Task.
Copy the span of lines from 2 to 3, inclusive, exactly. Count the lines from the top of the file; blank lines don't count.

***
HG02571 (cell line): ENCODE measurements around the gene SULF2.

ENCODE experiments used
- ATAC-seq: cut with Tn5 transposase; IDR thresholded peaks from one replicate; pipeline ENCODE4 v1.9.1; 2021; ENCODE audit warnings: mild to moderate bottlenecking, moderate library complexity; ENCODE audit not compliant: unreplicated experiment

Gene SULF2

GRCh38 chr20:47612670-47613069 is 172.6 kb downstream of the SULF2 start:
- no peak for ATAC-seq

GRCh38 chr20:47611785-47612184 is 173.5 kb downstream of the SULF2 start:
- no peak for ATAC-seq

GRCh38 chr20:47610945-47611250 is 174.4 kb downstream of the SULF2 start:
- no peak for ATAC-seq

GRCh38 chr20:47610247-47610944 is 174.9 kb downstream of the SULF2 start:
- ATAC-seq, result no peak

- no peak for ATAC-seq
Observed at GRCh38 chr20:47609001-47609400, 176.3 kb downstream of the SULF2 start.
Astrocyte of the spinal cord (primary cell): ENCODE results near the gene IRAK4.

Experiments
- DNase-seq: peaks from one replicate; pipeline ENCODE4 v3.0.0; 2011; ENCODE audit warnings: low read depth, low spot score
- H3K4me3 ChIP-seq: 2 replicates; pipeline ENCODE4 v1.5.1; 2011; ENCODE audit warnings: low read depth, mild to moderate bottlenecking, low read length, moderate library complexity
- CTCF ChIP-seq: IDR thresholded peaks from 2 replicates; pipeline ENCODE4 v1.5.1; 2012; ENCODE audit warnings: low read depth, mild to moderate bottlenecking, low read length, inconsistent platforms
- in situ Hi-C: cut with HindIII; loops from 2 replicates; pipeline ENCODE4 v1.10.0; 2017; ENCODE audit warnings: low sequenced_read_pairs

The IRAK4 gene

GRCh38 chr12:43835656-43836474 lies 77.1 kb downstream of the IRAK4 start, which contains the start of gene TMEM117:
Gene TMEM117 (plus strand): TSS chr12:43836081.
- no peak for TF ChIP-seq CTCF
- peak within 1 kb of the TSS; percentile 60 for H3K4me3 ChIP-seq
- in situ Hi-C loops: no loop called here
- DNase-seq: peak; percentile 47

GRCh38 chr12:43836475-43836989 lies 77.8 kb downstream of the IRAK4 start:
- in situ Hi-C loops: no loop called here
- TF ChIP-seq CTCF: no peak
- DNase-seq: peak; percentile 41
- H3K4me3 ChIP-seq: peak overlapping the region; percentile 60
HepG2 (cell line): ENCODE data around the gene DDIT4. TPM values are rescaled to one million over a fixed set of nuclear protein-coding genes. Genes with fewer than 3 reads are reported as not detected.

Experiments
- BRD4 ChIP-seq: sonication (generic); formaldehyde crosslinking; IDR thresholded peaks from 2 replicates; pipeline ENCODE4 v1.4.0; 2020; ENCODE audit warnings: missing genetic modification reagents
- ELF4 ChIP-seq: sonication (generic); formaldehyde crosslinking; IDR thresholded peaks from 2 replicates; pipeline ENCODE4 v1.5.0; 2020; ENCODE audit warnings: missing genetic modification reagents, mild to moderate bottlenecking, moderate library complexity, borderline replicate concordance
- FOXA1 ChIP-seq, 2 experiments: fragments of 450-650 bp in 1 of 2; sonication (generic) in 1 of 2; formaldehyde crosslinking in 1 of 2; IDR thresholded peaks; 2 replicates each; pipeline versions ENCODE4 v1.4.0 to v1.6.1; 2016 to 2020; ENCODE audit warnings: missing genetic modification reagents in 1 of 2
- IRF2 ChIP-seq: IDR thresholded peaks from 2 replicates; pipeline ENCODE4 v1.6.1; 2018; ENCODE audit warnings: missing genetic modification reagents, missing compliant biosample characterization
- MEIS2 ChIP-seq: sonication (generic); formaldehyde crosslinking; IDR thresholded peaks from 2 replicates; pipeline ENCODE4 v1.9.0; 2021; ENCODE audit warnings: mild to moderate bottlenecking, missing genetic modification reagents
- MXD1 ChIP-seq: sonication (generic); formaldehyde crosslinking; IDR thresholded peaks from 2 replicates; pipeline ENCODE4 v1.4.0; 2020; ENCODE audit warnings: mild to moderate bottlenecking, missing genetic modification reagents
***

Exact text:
ENCODE experiments used
- ATAC-seq: cut with Tn5 transposase; IDR thresholded peaks from one replicate; pipeline ENCODE4 v1.9.1; 2021; ENCODE audit warnings: mild to moderate bottlenecking, moderate library complexity; ENCODE audit not compliant: unreplicated experiment